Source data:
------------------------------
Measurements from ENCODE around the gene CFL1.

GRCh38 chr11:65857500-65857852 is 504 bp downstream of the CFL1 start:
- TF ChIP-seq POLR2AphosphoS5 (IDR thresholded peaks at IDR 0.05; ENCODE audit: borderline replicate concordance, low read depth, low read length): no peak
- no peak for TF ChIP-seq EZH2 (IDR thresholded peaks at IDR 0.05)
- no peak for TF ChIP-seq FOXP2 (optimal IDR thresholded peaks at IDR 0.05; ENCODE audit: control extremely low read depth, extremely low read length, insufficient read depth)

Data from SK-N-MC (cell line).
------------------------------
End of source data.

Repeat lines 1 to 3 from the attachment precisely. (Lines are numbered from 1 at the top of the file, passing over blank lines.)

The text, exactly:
Measurements from ENCODE around the gene CFL1.

GRCh38 chr11:65857500-65857852 is 504 bp downstream of the CFL1 start:
- TF ChIP-seq POLR2AphosphoS5 (IDR thresholded peaks at IDR 0.05; ENCODE audit: borderline replicate concordance, low read depth, low read length): no peak